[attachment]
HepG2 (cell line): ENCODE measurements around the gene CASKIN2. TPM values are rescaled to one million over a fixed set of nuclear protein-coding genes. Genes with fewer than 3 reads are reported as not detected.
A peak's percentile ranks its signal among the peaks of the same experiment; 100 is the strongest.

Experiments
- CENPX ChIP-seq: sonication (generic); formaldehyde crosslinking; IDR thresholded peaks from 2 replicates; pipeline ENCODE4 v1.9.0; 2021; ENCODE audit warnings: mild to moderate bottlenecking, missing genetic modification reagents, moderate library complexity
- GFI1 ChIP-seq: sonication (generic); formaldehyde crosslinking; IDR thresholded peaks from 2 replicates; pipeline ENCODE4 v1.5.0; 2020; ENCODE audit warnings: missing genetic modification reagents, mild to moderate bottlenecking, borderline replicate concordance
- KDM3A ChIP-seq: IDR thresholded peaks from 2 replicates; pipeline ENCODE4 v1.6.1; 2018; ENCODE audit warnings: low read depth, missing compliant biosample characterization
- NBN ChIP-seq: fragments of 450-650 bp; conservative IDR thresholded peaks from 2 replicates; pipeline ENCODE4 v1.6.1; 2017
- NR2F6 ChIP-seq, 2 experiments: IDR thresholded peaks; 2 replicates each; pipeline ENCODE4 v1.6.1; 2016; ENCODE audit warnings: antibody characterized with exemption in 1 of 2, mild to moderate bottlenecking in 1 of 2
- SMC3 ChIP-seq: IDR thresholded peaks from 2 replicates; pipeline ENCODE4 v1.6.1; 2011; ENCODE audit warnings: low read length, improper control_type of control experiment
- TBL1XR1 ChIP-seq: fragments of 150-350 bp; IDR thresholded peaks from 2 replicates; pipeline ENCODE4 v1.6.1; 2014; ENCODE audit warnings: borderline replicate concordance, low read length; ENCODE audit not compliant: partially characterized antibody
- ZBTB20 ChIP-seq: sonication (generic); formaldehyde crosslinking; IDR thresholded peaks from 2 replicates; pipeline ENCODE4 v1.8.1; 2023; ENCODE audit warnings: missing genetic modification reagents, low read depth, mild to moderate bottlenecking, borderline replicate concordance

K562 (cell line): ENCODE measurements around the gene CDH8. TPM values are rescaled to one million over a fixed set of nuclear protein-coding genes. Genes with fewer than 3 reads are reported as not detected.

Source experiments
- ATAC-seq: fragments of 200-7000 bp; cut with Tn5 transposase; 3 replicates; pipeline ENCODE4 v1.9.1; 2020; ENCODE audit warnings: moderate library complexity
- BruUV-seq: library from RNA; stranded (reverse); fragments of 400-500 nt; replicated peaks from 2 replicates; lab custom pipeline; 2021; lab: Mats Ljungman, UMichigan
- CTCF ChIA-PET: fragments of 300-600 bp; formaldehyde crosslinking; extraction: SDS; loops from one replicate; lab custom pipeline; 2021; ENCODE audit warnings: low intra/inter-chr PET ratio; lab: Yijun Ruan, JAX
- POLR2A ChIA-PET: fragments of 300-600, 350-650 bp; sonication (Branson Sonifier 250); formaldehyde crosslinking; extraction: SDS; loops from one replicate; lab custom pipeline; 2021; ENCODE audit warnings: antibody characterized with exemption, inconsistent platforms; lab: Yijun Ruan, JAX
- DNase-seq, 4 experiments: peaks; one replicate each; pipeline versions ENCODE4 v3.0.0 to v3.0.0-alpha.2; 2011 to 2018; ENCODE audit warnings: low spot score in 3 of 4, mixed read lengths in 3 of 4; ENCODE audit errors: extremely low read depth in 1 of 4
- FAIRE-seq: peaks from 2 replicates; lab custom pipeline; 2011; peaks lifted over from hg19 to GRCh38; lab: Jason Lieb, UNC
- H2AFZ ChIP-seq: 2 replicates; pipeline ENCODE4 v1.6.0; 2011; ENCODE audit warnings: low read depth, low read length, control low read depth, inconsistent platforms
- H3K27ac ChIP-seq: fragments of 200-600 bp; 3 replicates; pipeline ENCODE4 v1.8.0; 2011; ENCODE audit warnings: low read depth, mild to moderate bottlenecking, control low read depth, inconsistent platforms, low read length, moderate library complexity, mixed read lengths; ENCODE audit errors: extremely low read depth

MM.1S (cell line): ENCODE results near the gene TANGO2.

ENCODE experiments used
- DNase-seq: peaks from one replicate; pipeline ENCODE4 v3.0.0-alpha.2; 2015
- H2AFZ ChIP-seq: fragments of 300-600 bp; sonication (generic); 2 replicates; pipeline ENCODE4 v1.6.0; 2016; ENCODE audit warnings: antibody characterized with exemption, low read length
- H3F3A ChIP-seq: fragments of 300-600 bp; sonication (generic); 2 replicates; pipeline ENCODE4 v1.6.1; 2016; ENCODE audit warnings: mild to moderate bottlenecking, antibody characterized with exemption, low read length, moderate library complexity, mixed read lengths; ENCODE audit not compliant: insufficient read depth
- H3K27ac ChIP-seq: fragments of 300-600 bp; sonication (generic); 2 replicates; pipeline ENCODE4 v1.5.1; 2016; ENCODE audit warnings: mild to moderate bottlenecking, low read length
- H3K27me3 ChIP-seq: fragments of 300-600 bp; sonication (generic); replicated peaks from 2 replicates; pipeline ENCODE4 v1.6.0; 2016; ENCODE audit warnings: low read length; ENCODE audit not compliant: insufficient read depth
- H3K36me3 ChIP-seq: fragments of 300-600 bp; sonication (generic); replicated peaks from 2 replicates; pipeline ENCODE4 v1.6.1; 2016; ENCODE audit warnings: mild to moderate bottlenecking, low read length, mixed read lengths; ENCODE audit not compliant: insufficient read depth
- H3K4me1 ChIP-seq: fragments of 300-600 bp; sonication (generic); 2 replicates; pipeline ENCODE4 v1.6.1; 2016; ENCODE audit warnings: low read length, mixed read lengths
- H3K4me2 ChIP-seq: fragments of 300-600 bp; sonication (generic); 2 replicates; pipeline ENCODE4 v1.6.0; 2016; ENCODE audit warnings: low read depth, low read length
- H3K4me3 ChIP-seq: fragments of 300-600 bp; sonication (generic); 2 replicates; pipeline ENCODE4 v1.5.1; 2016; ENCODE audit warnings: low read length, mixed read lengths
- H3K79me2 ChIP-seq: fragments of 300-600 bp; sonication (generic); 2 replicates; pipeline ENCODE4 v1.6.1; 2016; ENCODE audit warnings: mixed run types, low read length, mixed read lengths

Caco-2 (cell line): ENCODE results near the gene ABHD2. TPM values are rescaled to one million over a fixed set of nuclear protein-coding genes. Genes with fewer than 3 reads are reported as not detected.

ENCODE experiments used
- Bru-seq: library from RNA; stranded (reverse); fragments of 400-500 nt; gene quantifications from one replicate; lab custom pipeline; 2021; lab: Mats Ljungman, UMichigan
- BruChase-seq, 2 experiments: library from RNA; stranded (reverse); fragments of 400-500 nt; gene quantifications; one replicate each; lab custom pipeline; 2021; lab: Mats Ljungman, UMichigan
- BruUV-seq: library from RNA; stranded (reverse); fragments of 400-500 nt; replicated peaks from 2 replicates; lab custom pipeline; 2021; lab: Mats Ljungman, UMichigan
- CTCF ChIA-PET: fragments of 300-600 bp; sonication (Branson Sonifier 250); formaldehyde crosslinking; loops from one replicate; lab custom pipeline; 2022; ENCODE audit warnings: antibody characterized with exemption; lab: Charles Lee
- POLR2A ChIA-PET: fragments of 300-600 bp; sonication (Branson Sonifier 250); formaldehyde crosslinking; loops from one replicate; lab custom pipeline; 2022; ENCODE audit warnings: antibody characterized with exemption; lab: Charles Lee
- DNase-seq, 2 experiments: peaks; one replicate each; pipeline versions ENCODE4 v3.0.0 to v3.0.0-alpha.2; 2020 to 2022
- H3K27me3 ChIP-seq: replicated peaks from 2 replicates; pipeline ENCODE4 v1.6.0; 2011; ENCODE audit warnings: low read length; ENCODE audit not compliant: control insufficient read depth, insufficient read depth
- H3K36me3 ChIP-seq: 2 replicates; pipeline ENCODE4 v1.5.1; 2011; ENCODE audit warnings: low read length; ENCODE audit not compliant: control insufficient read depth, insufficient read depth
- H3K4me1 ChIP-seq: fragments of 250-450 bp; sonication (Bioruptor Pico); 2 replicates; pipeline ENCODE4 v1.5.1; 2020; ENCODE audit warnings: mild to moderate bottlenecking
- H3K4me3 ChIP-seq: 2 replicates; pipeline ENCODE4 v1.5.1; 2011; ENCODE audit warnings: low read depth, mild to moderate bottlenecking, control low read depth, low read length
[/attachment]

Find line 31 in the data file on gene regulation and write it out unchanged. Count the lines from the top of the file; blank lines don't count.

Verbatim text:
- H3K4me2 ChIP-seq: fragments of 300-600 bp; sonication (generic); 2 replicates; pipeline ENCODE4 v1.6.0; 2016; ENCODE audit warnings: low read depth, low read length